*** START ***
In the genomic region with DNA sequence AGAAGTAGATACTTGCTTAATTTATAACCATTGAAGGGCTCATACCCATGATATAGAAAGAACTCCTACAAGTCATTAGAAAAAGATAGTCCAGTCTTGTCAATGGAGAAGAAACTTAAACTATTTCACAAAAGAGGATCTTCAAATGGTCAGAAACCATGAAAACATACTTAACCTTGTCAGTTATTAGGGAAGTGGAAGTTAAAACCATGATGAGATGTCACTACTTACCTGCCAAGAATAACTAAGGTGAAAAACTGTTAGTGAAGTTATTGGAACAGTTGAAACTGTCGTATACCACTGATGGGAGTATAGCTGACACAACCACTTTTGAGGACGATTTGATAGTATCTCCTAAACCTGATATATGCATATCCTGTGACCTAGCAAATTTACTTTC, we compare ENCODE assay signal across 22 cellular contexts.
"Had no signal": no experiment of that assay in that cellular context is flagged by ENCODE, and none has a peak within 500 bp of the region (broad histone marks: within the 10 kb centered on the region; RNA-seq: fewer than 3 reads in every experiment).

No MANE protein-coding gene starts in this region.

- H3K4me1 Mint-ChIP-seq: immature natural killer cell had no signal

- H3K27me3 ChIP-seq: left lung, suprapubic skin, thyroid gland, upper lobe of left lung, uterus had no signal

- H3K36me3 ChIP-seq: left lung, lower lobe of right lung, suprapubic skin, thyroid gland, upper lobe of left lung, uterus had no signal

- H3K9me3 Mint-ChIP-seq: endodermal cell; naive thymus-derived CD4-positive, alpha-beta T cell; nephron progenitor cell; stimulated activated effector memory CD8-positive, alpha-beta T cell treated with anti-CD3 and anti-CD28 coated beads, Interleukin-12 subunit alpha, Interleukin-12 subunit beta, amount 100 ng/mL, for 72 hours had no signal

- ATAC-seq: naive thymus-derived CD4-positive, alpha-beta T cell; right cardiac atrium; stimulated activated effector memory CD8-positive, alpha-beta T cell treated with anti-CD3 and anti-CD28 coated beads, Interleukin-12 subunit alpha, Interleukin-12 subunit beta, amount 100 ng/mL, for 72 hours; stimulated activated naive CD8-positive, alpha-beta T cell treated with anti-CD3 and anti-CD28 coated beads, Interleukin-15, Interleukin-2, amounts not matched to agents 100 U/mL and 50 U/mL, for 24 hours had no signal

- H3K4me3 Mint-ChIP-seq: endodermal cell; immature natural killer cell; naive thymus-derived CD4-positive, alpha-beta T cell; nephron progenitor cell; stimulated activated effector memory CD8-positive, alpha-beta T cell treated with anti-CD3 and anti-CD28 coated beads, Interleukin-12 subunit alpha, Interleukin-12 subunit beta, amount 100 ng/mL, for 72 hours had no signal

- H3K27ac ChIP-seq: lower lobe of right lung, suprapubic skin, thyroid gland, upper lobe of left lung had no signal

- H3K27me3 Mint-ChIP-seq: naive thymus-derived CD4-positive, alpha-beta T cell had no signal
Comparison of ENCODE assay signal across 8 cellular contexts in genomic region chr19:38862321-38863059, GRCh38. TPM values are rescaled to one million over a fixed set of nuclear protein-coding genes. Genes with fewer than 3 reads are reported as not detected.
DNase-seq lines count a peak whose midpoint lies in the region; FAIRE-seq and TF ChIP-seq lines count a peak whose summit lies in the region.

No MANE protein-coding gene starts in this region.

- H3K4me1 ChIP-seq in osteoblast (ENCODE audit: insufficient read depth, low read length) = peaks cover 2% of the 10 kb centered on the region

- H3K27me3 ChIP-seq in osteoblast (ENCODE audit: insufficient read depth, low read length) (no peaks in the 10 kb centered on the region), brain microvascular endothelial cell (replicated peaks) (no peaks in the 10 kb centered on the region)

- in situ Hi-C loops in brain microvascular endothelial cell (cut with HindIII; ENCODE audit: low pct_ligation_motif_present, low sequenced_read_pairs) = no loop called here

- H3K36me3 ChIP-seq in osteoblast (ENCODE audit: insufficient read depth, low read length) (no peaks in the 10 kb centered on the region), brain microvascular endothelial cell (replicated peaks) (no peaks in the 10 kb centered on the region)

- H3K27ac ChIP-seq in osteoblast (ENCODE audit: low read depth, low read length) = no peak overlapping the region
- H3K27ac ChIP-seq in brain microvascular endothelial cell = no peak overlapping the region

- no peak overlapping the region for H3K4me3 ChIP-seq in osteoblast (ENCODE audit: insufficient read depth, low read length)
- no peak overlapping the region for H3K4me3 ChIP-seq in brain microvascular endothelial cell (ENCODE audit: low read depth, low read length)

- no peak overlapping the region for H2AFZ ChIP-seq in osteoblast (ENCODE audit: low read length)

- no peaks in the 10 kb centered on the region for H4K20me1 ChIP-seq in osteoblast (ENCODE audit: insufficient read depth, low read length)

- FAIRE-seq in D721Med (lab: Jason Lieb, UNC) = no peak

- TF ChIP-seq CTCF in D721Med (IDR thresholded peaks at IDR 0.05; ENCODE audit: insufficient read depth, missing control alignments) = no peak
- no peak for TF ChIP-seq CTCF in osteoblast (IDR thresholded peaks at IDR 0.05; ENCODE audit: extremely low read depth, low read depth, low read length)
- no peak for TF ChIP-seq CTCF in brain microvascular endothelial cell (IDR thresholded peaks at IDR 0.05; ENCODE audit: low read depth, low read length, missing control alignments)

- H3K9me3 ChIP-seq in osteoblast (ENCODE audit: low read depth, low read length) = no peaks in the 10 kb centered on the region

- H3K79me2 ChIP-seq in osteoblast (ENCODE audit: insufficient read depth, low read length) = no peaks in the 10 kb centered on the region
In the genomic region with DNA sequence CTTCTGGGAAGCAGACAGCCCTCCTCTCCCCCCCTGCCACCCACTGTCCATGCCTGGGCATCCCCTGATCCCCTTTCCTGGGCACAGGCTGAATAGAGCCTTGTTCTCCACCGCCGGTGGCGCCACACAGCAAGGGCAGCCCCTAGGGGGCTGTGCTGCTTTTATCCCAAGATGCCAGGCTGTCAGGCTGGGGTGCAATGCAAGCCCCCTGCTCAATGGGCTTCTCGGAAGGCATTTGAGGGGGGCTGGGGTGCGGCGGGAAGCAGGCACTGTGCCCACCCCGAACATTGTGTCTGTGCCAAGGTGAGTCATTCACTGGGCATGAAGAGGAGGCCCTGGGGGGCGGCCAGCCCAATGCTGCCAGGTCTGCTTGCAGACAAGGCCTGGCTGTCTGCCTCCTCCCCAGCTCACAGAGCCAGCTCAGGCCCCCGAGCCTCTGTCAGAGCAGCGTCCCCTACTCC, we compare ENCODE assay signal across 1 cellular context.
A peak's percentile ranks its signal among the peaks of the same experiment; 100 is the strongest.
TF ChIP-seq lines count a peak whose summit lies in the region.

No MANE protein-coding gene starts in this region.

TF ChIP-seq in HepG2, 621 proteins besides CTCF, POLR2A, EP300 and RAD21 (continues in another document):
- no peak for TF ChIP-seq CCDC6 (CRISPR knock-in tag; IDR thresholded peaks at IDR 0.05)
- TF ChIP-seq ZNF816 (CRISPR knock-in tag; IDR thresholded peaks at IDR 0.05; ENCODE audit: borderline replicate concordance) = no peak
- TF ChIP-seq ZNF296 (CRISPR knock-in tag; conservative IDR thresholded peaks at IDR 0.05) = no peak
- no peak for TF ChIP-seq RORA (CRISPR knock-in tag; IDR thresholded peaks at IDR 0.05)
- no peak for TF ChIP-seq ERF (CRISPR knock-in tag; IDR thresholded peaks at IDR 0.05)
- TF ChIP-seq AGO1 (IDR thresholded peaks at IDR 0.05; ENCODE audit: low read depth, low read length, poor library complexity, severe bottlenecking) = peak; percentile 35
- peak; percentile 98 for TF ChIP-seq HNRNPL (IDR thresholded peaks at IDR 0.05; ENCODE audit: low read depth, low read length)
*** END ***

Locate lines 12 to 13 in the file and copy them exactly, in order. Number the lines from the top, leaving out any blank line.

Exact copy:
Comparison of ENCODE assay signal across 8 cellular contexts in genomic region chr19:38862321-38863059, GRCh38. TPM values are rescaled to one million over a fixed set of nuclear protein-coding genes. Genes with fewer than 3 reads are reported as not detected.
DNase-seq lines count a peak whose midpoint lies in the region; FAIRE-seq and TF ChIP-seq lines count a peak whose summit lies in the region.